Clinical guidelines innovation forges ahead

In an Australian first, the Clinical Guidelines for Stroke Management have reached an important milestone, officially entering “living” mode.

The pilot project utilises technology and processes to identify and rapidly translate the latest and best medical discoveries into clinical practice, saving lives and improving health outcomes from stroke.

It is being delivered by the Australian Government in partnership with Stroke Foundation and Cochrane Australia and involves a working group of more than 100 stroke experts and stroke survivors.

Stroke Foundation Clinical Council Chair Professor Bruce Campbell said the living guidelines model provided certainty to health professionals treating stroke patients.

“Living guidelines empower health professionals to deliver the very best in stroke treatment and care and are already having an impact on the way stroke was treated,” Prof Campbell said.

Important new topics have included:

Doubling the time window for blood clot dissolving drugs (thrombolysis) to nine hours in patients who are unavoidably delayed in reaching hospital, but still have imaging evidence of brain to save.

Closure of a hole in the heart (PFO) in young stroke survivors where no other cause is found.

Associate Professor Julian Elliott, Living Evidence Consortium Chair, Cochrane Australia Global Lead of Evidence Systems and Senior Research Fellow, said the living guidelines project cut through the thousands of research trials published every month.

“The Living Clinical Guidelines for Stroke Management draw on latest evidence synthesis technologies developed by Cochrane, partners and world-leading software platforms (Covidence and MAGICapp).”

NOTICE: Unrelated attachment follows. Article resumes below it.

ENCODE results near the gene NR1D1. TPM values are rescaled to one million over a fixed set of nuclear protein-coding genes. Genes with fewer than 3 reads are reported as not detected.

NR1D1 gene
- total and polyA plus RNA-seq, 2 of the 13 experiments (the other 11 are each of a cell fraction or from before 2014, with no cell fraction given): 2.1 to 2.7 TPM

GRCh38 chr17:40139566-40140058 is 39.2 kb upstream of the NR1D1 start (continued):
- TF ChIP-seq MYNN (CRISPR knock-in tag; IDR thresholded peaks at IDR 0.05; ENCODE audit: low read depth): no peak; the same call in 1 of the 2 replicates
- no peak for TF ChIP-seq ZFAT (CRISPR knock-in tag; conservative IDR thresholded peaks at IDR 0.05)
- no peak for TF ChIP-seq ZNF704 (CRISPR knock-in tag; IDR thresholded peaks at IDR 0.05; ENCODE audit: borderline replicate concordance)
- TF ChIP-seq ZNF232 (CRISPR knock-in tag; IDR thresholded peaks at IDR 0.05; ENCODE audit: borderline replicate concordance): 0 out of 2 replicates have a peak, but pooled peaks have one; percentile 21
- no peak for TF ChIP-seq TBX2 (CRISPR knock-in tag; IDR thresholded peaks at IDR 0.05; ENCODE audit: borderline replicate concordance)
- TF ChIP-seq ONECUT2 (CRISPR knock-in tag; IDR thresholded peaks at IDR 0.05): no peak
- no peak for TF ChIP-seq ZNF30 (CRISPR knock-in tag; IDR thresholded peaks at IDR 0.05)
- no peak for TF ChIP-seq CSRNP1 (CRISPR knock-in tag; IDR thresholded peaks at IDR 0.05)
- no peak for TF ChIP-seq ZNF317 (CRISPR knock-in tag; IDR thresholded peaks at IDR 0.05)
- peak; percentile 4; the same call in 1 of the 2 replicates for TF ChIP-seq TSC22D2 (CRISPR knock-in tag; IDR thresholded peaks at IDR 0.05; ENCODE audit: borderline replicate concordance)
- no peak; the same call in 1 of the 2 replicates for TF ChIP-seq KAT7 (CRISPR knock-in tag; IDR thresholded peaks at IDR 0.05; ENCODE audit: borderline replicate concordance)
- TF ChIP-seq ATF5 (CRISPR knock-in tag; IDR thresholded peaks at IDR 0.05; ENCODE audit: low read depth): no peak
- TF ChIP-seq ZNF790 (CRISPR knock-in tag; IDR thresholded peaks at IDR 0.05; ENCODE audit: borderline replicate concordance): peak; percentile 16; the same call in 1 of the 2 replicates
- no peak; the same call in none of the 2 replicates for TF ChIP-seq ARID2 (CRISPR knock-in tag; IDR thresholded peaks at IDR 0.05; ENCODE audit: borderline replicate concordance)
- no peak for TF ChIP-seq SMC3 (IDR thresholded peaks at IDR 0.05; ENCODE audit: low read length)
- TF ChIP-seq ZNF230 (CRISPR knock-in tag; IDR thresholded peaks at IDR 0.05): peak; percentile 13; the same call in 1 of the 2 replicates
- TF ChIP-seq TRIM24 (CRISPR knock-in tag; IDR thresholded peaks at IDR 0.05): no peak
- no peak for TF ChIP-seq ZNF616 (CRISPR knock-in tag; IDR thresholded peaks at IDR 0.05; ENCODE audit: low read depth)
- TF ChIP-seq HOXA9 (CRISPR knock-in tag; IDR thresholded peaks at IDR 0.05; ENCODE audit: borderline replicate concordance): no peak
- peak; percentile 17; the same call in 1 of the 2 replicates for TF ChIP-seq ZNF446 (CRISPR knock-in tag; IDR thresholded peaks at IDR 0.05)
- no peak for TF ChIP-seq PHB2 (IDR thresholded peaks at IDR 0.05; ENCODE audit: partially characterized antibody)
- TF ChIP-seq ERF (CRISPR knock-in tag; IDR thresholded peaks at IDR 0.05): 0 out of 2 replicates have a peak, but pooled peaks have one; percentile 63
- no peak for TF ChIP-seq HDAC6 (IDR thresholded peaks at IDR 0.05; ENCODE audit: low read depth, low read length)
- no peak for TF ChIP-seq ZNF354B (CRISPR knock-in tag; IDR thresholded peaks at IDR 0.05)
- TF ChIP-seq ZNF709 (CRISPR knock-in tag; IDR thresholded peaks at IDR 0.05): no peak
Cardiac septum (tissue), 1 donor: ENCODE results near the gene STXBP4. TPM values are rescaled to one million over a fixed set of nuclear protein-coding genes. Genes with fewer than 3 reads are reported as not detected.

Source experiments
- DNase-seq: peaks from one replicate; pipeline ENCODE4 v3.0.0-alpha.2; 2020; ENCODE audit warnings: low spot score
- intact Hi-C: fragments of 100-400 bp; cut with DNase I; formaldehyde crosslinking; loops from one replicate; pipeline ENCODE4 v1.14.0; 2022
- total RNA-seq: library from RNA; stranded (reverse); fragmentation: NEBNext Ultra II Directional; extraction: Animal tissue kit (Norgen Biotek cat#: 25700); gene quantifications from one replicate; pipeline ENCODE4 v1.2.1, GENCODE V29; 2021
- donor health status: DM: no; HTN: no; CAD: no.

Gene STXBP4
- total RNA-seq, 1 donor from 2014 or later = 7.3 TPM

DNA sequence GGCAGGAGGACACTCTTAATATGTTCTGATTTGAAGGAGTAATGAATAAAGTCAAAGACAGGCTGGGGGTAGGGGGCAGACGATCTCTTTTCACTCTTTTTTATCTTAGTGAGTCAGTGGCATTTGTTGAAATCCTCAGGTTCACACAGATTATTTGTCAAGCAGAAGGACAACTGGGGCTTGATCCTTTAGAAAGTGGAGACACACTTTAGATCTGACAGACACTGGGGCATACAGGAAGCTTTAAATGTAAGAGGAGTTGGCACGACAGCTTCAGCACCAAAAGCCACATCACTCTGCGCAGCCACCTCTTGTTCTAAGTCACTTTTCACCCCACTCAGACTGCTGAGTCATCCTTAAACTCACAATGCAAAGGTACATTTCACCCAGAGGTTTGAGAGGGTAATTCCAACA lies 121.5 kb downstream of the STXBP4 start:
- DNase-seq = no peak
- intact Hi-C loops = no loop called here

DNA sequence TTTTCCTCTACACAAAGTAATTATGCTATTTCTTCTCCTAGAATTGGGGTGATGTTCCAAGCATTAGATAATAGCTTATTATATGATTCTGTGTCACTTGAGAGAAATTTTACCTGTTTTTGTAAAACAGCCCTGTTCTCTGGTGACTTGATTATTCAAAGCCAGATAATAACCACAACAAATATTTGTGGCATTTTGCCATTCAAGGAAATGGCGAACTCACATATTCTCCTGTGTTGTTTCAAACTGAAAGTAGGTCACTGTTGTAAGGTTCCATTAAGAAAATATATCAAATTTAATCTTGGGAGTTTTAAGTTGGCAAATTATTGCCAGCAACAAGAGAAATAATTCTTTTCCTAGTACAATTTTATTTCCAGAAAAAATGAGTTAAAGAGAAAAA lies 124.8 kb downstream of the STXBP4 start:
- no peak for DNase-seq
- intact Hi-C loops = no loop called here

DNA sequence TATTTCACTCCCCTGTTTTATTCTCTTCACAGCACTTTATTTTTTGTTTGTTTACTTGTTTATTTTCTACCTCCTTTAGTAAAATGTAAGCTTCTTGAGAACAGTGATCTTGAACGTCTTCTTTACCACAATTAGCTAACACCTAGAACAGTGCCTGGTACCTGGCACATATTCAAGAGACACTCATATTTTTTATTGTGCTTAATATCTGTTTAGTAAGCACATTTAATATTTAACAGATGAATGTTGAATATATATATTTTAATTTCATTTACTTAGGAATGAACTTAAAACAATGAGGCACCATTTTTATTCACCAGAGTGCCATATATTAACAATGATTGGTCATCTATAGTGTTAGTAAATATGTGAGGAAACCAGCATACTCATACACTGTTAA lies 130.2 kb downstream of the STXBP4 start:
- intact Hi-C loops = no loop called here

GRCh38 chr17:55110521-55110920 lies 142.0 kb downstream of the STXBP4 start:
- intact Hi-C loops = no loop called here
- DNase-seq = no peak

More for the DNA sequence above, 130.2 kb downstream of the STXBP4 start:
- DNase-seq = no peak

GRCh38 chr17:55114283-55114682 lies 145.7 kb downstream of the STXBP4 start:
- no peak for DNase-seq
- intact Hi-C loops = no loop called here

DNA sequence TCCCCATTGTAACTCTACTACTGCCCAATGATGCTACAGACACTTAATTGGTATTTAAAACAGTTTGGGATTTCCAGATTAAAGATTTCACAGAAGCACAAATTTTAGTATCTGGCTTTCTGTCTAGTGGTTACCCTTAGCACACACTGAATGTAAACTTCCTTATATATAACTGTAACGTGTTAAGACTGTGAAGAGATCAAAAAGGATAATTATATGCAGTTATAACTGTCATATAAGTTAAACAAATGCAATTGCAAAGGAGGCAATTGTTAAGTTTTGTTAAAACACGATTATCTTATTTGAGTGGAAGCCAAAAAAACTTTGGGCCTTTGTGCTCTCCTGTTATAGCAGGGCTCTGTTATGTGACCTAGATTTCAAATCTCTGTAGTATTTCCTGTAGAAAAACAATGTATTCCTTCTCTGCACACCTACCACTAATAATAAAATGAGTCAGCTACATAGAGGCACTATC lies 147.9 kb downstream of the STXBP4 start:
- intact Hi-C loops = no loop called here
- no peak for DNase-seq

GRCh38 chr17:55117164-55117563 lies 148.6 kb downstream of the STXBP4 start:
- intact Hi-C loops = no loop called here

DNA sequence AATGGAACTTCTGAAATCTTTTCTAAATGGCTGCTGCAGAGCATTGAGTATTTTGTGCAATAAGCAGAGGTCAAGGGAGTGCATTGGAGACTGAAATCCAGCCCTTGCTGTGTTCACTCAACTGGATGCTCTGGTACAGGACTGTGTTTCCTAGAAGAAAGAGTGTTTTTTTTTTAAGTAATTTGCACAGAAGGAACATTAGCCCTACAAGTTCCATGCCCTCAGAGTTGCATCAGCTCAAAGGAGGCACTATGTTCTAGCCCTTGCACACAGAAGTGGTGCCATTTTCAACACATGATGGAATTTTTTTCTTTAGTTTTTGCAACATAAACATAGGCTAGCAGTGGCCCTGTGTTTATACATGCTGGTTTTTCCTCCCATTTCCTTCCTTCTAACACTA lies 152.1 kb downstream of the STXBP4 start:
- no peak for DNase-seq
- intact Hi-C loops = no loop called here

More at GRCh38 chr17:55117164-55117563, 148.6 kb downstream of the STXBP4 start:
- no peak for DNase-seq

Stroke Foundation Chief Executive Officer Sharon McGowan said the living guidelines model provided a next generation solution for health evidence translation – not only for stroke, but hopefully for other diseases in the future.

“Improvements in treatment and care keep coming and this is a way to ensure clinical recommendations are not out of date shortly after their release. The technology could easily be adapted,” Ms McGowan said.

“All Australians deserve world class health care. Evidence based clinical practice guidelines are key to establishing effective, high quality, consistent and safe healthcare practices and policies.”

The three-year Stroke Foundation living guidelines pilot project is supported by the Australian government’s Medical Research Future Fund.

The project was announced by Australian Health Minister the Hon Greg Hunt MP in August 2018.

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